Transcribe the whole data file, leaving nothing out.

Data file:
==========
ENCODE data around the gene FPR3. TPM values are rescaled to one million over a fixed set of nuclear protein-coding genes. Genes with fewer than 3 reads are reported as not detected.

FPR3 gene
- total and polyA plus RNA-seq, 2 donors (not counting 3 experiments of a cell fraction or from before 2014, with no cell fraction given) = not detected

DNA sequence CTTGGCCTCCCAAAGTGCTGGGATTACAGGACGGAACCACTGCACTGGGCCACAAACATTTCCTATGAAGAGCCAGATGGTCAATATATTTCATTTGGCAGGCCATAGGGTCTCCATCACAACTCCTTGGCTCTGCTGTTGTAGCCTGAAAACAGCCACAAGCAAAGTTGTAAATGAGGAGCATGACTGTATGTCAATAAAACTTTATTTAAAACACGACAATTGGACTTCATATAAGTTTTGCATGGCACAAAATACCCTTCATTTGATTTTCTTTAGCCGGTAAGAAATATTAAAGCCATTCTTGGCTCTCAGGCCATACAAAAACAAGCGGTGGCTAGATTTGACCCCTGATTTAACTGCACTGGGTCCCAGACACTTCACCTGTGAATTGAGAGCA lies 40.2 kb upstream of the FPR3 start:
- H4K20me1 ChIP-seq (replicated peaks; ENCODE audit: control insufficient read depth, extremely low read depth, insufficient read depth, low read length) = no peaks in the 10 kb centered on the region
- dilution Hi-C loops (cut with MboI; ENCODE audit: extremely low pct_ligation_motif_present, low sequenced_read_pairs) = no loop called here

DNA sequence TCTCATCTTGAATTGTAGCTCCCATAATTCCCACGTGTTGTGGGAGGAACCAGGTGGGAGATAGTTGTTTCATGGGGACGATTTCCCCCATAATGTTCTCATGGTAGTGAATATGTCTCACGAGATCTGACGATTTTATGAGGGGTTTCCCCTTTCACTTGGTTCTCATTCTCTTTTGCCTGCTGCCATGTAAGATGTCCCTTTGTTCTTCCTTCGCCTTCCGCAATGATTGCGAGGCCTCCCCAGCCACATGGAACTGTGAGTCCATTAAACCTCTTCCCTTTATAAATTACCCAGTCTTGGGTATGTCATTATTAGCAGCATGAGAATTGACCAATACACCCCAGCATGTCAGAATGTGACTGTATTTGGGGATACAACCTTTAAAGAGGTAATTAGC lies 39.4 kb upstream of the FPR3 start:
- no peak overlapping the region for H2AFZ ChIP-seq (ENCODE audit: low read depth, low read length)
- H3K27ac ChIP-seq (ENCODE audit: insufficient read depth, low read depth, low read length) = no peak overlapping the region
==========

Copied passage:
ENCODE data around the gene FPR3. TPM values are rescaled to one million over a fixed set of nuclear protein-coding genes. Genes with fewer than 3 reads are reported as not detected.

FPR3 gene
- total and polyA plus RNA-seq, 2 donors (not counting 3 experiments of a cell fraction or from before 2014, with no cell fraction given) = not detected

DNA sequence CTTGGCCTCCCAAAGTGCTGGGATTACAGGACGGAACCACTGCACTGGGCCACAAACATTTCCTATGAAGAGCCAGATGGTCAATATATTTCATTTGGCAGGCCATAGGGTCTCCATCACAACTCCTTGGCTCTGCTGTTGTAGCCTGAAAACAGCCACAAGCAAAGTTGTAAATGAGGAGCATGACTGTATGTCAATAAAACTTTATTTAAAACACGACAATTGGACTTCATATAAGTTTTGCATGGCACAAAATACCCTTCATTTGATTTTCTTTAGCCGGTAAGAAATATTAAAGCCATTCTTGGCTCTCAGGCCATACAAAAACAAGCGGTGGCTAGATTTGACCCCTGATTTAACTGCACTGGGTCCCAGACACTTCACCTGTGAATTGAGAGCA lies 40.2 kb upstream of the FPR3 start:
- H4K20me1 ChIP-seq (replicated peaks; ENCODE audit: control insufficient read depth, extremely low read depth, insufficient read depth, low read length) = no peaks in the 10 kb centered on the region
- dilution Hi-C loops (cut with MboI; ENCODE audit: extremely low pct_ligation_motif_present, low sequenced_read_pairs) = no loop called here

DNA sequence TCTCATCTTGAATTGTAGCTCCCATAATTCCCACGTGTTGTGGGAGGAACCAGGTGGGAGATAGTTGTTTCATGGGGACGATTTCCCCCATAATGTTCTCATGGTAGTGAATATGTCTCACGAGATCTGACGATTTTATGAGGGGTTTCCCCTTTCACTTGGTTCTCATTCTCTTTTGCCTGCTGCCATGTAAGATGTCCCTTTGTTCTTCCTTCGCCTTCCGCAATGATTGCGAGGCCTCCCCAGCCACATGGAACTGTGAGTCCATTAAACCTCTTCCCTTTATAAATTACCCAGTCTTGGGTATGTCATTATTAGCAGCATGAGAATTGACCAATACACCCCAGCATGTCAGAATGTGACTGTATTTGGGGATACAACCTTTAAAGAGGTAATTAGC lies 39.4 kb upstream of the FPR3 start:
- no peak overlapping the region for H2AFZ ChIP-seq (ENCODE audit: low read depth, low read length)
- H3K27ac ChIP-seq (ENCODE audit: insufficient read depth, low read depth, low read length) = no peak overlapping the region